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Is RELEVANCE Relevant? Lenalomide Plus Rituximab is not More Effective Than Rituximab Plus Chemotherapy Followed by Rituximab in First-line Follicular Lymphoma
Katrina Mountfort
Senior Medical Writer, Touch Medical Media, UK

Insights into the RELEVANCE study presented at the 23rd Congress of the European Haematology Association, 14–17 June 2018, Stockholm, Sweden

Follicular lymphoma (FL) is the most common indolent non-Hodgkin lymphoma and accounts for 15–30% of all lymphomas.1 The disease is characterised by recurrent relapses and remissions that become progressively shorter. The standard first-line treatment option for FL has been rituximab plus chemotherapy (R-chemo) followed by rituximab maintenance therapy, as well as more intensive treatments, such as high-dose therapy plus stem cell transplantation. However, almost all patients will relapse over time.2 Furthermore, these regimens are based on alkylating agents and other nonspecific cytotoxic drugs, and are associated with acute and long-term adverse effects. Avoiding the toxic effects of chemotherapy is desirable in a disease with a relatively indolent course, where maintaining quality of life is an important consideration, particularly in elderly individuals.

Lenalidomide (Revlamid®, Celgene, Summit, NJ, US), an immunomodulatory drug with activity in lymphoid malignancies, and antiproliferative effects, has shown beneficial effects in previously untreated patients with FL and, in two phase II studies, has been found to be even more effective in combination with rituximab (known as the R2 regimen), with no increased toxicity than lenalidomide alone.3,4 This regimen has been recently compared with standard chemoimmunotherapy in a global, randomised, open-label phase III trial (RELEVANCE, NCT01650701) in untreated patients. Results from RELEVANCE were presented at the at the 23rd Congress of the European Haematology Association (EHA), which was held on 14–17 June 2018, Stockholm, Sweden.5 The study recruited patients with grade 1–3a FL who were considered to need systemic therapy according to Groupe d'Etude des Lymphomes Folliculaires criteria. A total of 1,030 patients with high tumour burden were randomly assigned to R2 (n=513) or R-chemo (n=517). In the R2 arm, lenalidomide 20 mg/day was administered during cycles 1–6 on days 2–22/28, then continued in responders at 10 mg/day for 18 cycles. Rituximab was administered 375 mg/m2 weekly in cycle 1, day 1 in cycles 2–6, and continued in responders for 12 additional cycles. R-chemo was given per investigator’s choice of standard R-CHOP (rituximab plus cyclophosphamide, doxorubicin, vincristine, and prednisone), R-bendamustine (R-B), or R-CVP (rituximab plus cyclophosphamide, vincristine and prednisone), followed by 12 cycles of rituximab.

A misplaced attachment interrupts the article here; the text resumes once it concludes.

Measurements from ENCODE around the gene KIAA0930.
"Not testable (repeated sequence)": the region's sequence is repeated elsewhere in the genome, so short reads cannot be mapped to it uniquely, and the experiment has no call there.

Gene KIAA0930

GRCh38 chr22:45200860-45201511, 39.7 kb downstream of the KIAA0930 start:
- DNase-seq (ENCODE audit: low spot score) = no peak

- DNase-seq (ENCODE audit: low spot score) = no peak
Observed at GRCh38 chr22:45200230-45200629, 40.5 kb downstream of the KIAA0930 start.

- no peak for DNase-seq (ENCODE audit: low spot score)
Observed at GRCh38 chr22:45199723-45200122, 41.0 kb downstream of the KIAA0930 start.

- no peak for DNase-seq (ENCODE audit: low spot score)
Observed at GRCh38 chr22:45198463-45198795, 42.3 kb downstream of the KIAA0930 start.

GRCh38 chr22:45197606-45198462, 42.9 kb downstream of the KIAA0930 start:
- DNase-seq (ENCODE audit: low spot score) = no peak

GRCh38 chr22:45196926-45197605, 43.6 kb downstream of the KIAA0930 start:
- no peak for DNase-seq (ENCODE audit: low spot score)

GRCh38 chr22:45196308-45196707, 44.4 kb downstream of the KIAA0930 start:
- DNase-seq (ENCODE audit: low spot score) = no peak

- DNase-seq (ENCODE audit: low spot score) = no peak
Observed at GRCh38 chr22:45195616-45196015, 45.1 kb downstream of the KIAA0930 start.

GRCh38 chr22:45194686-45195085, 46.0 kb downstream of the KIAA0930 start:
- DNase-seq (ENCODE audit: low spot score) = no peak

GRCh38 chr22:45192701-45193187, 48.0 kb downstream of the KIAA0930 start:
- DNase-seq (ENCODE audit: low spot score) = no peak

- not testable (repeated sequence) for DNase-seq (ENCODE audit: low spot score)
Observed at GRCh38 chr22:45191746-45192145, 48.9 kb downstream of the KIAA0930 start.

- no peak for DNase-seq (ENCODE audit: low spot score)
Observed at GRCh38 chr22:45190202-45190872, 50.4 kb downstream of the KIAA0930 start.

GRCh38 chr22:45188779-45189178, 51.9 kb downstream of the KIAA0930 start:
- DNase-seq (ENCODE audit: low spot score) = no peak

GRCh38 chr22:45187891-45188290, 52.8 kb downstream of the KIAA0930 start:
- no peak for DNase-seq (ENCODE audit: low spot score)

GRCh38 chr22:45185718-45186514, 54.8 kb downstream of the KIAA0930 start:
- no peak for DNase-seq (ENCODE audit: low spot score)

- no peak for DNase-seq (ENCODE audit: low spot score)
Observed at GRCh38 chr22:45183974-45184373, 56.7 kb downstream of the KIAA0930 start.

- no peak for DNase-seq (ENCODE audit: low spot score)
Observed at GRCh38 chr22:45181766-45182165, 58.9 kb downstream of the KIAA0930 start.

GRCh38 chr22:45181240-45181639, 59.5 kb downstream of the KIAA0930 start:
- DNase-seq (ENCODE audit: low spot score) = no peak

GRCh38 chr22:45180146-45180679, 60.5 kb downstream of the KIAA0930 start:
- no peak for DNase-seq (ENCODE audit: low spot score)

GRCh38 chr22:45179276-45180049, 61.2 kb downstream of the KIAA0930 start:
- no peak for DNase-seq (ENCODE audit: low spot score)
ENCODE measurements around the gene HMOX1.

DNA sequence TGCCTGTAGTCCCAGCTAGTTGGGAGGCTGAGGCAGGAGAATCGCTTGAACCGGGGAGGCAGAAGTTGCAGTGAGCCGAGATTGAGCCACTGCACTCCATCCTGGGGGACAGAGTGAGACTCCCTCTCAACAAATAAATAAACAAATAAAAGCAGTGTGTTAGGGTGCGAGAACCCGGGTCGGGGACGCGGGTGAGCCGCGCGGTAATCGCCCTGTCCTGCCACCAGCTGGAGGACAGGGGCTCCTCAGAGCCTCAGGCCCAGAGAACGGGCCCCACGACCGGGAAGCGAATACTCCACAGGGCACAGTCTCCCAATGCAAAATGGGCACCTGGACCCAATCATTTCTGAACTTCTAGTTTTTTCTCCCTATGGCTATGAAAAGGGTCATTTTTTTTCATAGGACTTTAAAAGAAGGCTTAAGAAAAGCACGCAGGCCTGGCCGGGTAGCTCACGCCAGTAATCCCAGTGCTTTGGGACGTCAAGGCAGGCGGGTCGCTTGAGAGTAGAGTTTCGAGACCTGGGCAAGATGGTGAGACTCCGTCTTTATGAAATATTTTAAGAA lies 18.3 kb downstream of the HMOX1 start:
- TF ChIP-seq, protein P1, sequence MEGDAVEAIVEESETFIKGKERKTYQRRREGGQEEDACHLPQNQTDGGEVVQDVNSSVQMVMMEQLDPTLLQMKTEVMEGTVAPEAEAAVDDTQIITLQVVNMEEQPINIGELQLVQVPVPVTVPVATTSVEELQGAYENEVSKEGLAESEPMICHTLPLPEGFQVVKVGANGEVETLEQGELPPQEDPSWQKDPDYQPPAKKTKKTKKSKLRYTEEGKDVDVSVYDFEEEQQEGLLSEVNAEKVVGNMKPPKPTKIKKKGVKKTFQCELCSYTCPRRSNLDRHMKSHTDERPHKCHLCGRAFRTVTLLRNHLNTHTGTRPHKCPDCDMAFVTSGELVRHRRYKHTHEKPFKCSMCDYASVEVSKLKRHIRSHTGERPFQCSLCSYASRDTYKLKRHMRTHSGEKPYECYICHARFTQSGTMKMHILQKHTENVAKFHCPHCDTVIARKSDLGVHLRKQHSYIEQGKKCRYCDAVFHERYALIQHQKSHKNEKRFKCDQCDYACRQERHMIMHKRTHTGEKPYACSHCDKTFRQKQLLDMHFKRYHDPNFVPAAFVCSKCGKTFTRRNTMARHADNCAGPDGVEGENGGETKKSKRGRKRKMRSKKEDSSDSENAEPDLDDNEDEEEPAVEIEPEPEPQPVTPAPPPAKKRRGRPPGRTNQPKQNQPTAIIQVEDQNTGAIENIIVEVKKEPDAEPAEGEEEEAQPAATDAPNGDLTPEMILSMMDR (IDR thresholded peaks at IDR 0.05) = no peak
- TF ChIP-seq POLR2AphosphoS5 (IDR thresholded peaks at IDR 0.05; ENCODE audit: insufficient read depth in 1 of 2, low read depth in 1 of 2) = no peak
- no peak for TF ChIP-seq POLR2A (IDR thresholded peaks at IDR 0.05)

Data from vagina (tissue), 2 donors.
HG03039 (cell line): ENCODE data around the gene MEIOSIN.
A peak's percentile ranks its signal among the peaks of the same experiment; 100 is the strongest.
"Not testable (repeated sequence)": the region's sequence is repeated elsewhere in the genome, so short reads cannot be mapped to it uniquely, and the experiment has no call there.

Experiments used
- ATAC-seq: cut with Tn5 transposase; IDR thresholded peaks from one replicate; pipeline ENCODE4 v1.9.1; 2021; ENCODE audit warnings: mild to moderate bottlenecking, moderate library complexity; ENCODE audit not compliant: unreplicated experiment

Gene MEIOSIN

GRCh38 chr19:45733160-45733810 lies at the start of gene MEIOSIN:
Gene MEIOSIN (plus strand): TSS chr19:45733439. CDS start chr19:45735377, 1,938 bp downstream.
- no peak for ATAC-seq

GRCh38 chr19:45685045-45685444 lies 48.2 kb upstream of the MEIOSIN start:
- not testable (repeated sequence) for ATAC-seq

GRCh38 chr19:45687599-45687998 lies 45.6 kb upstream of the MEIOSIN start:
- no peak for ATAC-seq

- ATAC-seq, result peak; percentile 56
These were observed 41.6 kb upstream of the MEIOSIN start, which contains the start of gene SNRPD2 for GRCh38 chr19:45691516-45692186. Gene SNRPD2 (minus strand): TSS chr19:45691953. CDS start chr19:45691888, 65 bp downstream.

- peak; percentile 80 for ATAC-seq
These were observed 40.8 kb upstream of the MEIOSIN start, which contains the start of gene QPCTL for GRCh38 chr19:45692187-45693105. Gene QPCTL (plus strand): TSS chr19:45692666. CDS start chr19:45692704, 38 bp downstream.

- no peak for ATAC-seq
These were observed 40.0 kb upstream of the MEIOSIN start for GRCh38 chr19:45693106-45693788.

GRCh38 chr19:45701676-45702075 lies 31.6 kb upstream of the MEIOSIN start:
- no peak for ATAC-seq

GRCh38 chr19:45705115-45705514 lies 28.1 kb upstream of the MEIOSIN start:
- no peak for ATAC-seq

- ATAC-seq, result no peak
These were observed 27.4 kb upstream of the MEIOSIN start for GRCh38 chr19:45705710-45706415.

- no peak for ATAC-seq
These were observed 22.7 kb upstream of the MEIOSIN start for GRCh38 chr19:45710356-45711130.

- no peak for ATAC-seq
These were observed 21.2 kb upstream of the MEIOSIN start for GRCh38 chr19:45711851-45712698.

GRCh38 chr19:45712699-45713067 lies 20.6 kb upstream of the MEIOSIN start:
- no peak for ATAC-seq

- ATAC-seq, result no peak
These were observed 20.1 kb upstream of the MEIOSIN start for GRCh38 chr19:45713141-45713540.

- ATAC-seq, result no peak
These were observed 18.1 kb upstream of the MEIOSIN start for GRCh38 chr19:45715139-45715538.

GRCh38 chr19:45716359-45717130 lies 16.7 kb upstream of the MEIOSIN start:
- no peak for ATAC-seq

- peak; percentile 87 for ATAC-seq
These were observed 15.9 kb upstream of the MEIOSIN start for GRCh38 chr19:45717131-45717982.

At a median follow-up of 37.9 months, the R2 treatment arm did not achieve superiority in the primary endpoints of complete response or unconfirmed complete response (CR/Cru) at 120 weeks (48% versus 53%, p=0.13). The 3-year overall survival was 94% in both treatment arms. The 3-year progression-free survival rates was also similar in both groups (77% versus 78% in R2 versus R-chemo groups, respectively).

The major difference between the two treatment arms was, as expected, in the toxicity profiles, with lower rates of any grade fatigue (23% versus 29%), nausea (20% versus 42%), peripheral neuropathy (11% versus 22%), vomiting (7% versus 19%), stomatitis (3% versus 7%), alopecia (1% versus 9%), higher rates of cutaneous reactions (43% versus 24%), diarrhoea (37% versus 19%), and tumour flare reaction (6% versus 0.2%) associated with R2 compared with R-chemo. The rates of thromboembolic events were similar in both groups. The R-chemo group also reported higher grade 3/4 lab neutropenia (34% versus 50%) and febrile neutropenia (2% versus 6%), whereas R2 was associated with higher grade 3/4 cutaneous reactions (7% versus 1%). Adverse events (AEs) led to treatment discontinuation in 11% of R2 and 3% of R-chemo patients. Grade 5 AEs were 1% for both arms, and secondary primary malignancies (SPMs) were reported in 7% (n=38) R2 and 9% (n=48) R-chemo patients (5% invasive SPMs for both).

RELEVANCE was the first randomised phase III trial comparing the chemotherapy-free regimen R2 to the standard R-chemo followed by rituximab maintenance in previously untreated patients with FL. Unfortunately, the study was designed as a superiority trial rather than a noninferiority trial, and so the findings were disappointing. Nevertheless, these findings demonstrate that R2 is an effective frontline treatment for patients with FL, with a more acceptable toxicity profile than the current standard of care, and represents an important first step in establishing chemotherapy-free regimens for haematological malignancies.

The AUGMENT study (NCT01938001) is currently assessing R2 versus placebo plus rituximab. The R2 regimen has demonstrated efficacy and safety in small studies of relapsed and refractory FL patients,6,7 as well as the phase 3b MAGNIFY trial (NCT01996865), which did not have a comparator arm.8 The results of AUGMENT, which are expected in 2018, are eagerly anticipated. Other chemotherapy-free options, including new anti-CD20 antibodies, antibodies targeting other cell surface antigens, bi-specific antibodies, immunomodulation, idiotype vaccine and other targeted therapies are currently being investigated.9 It is worth remembering, however, that, chemotherapy-free regimens might not mean toxicity-free treatment and regular monitoring of early and late toxicities will be needed with any new regimen.


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